Step 2: Exploring Your Options for Creating a Class
Now that you have created a wish list for what you want the CPassword class to do, you're ready to take the second (often overlooked) step: exploring your options for creating the class. To begin, check the Visual Basic .NET online help feature to make sure an existing class does not fulfill the design needs of the CPassword class. To do this, from the Visual Basic .NET main menu, you select Help, Index and type in a word that describes the primary purpose of the class. For example, you might enter password and see what comes up.
If the online help shows an entry that seems to fit your needs, you should use it. In most cases, there is no reason to rewrite a class that already exists. (An exception might be when a class has the functionality that you need but you want greater control over the process.) Although an existing class might not be a perfect fit, it might be close enough to serve your needs.
If a class is not a perfect fit, perhaps you can salvage it by grafting some additional functionality onto it. A real advantage of OOP is that you can extend an existing class to fit your specific needs. (The process of extending a class is the subject of Chapter 17, "Inheritance.")
Another alternative is to purchase class libraries from third-party vendors . There are a number of journals and magazines that describe the libraries that are available. You can also check the Web for Visual Basic .NET class libraries. Chances are, someone has already written a library that has the functionality you are looking for. If you value your time at more than a couple bucks an hour , most of these libraries are very cost-effective .
If you can't buy the functionality you need or modify an existing class to suit your needs, then you need to write the class yourself from scratch. Let's assume that this is the case for the CPassword class.
After you have explored your options and decided to write your own class, you need to refine the class design. Given the design so far, you know you need variables to represent the following data items:
Each object of the CPassword class would be required to have these items. Because these data items are all related to the user, it would make sense to treat them as a single data item. Remember from Chapter 13, "More Loops," that you can use Structure to collect these individual data items into a single data structure. Therefore, you can reorganize the data as follows :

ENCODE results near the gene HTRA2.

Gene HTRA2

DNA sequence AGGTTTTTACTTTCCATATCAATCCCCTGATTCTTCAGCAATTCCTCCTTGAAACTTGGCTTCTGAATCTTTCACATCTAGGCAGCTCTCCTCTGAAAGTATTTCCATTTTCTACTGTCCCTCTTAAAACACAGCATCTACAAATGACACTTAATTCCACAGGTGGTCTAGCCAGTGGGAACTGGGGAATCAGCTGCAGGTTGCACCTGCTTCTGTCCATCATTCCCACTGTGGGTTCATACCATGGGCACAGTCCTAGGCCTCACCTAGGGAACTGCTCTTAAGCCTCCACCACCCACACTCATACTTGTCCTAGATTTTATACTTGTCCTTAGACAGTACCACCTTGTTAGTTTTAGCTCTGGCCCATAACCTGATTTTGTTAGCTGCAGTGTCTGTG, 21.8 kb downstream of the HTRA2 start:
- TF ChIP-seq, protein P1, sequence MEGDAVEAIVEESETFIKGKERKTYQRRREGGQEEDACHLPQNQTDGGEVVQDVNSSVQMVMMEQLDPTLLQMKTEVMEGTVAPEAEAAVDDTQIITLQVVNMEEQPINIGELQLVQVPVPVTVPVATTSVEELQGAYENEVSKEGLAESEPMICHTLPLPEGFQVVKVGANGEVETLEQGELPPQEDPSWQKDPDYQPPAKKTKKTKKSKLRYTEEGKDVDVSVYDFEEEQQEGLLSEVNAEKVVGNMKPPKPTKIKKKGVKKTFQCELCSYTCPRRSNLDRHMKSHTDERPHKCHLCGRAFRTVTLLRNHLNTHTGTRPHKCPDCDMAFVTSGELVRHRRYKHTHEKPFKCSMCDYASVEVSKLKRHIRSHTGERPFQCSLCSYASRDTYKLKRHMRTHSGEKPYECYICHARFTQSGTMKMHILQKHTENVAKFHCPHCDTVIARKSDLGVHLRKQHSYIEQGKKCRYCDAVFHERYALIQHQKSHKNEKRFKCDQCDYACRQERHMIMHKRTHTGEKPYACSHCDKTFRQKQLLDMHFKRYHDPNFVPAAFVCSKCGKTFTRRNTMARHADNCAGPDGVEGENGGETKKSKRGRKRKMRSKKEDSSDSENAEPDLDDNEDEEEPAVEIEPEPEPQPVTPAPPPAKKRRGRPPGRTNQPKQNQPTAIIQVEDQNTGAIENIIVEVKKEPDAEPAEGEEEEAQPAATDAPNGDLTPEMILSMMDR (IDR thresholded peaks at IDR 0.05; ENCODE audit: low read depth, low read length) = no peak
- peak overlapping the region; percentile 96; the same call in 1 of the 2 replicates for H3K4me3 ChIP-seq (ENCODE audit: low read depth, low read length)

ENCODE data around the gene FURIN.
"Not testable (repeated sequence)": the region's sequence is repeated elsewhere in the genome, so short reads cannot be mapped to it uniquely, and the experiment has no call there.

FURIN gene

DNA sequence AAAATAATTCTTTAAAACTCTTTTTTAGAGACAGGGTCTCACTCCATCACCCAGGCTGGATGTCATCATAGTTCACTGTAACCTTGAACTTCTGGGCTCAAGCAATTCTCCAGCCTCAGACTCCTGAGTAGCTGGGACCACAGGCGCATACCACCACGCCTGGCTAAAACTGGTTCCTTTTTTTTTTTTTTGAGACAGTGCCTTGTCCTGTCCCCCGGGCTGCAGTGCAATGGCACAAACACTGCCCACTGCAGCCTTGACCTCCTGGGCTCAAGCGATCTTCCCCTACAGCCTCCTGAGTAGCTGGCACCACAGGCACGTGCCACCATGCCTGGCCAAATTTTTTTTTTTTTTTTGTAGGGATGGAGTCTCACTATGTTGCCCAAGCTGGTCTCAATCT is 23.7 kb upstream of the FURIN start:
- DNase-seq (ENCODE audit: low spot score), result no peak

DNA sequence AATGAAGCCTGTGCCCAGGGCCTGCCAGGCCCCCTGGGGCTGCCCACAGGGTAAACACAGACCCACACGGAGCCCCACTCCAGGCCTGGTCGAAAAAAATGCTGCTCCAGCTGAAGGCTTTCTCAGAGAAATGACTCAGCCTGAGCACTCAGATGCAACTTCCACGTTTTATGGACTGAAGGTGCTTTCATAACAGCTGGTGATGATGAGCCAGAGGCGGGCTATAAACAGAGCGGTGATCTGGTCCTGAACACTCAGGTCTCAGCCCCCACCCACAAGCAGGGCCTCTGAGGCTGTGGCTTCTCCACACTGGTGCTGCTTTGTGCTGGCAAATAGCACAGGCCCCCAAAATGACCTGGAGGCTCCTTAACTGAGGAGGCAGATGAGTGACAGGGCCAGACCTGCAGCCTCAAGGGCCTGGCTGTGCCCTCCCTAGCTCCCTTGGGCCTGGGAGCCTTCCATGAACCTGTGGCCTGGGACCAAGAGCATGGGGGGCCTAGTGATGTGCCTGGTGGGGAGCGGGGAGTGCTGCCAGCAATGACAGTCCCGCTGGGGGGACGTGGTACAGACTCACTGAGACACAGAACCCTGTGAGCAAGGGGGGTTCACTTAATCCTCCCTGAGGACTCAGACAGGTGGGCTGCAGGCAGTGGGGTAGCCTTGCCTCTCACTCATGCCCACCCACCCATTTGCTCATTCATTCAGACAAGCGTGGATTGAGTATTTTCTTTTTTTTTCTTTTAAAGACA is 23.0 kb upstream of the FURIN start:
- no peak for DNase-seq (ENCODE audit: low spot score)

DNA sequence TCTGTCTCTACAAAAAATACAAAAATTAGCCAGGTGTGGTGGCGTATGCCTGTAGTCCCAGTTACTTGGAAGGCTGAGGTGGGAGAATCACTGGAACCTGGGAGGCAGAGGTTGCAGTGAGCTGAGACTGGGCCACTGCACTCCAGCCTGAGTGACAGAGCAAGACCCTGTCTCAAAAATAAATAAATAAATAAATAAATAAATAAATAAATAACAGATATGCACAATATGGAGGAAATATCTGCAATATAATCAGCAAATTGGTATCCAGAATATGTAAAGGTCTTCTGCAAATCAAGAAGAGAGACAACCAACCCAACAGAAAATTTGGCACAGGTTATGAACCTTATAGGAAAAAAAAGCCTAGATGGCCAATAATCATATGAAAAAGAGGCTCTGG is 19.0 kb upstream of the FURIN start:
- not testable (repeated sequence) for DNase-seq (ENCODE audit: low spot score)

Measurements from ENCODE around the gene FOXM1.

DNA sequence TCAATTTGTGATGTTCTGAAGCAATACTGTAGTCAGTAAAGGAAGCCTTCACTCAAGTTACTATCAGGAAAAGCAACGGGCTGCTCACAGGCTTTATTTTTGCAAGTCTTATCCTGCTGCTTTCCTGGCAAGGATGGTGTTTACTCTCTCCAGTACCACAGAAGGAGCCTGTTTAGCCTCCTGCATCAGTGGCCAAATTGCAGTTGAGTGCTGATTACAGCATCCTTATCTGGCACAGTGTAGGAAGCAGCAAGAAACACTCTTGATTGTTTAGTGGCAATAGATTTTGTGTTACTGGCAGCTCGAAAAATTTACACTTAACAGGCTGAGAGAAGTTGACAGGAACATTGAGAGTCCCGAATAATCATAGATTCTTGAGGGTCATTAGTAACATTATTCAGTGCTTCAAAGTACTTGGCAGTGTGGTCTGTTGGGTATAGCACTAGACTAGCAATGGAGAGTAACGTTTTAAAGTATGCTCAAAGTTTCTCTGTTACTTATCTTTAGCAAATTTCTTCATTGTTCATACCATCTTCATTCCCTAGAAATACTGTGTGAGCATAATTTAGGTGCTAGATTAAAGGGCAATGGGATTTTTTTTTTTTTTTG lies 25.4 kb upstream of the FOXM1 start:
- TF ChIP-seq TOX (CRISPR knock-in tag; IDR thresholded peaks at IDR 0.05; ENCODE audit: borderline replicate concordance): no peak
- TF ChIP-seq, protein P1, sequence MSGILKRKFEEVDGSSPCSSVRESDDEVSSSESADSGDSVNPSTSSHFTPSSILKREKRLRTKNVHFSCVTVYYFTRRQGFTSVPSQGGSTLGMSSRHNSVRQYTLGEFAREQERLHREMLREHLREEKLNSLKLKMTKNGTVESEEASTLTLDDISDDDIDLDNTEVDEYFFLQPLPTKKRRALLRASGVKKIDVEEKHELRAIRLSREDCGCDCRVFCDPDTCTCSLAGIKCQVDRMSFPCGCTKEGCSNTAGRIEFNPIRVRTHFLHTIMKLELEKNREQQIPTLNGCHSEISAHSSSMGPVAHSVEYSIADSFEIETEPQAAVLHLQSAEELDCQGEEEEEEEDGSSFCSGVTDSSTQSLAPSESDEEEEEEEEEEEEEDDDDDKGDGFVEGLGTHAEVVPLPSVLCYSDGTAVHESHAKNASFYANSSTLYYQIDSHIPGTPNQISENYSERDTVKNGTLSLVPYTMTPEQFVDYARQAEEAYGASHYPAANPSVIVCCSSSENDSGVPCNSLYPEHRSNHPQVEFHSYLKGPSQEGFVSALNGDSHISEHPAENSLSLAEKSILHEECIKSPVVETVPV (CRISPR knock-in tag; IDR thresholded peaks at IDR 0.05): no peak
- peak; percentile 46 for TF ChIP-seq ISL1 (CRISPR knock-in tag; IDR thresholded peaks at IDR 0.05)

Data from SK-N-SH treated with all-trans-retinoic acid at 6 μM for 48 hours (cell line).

Private Structure Security ' Hold relevant info in a structure Dim User As String ' A list of the users for this program Dim Password As String ' The password Dim SecurityLevel As Integer ' Each user has a security level End Structure
It also makes sense that, because each user has this information, you should have an array of these structures to hold the list of authorized users on the system. Therefore, you might have this as part of the class to hold the list of users:
Private Shared mUserList() As Security
Finally, it would also make sense to track the total number of users on the system. Therefore, you should also add this:
Private Shared mUserCount As Integer ' How many users
Notice that all the class members are Private and Shared . Why?
First of all, the whole concept of encapsulation is to hide the data from the outside world. The outside world is filled with evil things that can contaminate your data. Therefore, you want to limit the scope of the data to the class in which it is defined. That's why the members are Private .
If you want the data to be hidden within the class, why do you use the word Shared as part of the access specifier ? First, remember from Chapter 8, "Scope and Lifetime of Variables," what the word Shared means. It does not mean the data is shared with everything else in the program; Private assures you of that. What Shared does mean is that only one copy of the data item is shared among all instances of the class objects that are created. Therefore, even if you create 1,000 objects of this class, every one of those objects shares the same mUserList() and mUserCount data items.